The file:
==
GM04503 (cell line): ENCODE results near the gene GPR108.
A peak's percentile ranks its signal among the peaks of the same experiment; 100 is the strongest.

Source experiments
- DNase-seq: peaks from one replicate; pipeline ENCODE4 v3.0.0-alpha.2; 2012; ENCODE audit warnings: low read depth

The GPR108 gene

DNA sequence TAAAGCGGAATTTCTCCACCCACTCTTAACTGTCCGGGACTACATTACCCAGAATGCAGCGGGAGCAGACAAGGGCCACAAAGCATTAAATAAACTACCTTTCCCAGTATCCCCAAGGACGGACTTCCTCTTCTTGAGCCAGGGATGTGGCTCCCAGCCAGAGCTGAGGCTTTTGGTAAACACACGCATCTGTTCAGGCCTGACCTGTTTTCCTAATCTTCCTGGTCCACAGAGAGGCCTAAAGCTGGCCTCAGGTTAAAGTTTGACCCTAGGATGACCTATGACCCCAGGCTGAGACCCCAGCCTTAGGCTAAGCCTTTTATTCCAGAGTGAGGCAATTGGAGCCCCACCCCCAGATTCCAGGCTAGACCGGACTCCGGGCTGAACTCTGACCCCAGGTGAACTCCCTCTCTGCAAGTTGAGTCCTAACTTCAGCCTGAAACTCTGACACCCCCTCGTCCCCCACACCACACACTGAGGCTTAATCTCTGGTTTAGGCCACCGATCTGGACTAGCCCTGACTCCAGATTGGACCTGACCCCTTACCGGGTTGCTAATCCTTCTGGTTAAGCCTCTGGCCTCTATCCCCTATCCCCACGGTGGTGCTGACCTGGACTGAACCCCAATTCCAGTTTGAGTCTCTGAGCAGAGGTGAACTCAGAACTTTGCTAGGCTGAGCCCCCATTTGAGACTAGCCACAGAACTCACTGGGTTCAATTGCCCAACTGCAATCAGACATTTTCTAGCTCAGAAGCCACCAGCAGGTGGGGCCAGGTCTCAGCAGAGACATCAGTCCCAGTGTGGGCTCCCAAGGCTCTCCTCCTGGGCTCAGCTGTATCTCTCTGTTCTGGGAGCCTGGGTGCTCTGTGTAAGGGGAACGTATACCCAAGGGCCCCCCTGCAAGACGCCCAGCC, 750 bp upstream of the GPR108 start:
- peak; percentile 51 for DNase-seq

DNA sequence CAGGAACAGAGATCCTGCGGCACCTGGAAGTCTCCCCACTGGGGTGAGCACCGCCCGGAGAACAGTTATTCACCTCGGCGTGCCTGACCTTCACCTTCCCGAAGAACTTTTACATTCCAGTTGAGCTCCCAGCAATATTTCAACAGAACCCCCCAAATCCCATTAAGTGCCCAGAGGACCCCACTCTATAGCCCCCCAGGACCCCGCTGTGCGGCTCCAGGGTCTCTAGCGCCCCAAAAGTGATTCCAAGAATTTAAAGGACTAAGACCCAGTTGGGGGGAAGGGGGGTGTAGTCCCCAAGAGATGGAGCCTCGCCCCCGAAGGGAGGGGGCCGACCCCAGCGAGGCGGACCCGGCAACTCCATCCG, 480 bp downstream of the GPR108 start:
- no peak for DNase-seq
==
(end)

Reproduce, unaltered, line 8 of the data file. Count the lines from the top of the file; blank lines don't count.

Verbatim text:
DNA sequence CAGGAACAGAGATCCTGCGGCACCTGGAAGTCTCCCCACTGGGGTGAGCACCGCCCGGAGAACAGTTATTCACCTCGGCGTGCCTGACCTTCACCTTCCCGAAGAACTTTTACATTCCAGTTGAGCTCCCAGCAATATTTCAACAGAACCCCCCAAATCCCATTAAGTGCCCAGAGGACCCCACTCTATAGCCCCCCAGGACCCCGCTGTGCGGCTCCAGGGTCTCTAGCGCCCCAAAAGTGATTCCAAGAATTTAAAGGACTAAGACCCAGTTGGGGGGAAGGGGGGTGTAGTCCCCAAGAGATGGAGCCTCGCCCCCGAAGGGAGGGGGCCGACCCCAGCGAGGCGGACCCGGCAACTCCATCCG, 480 bp downstream of the GPR108 start: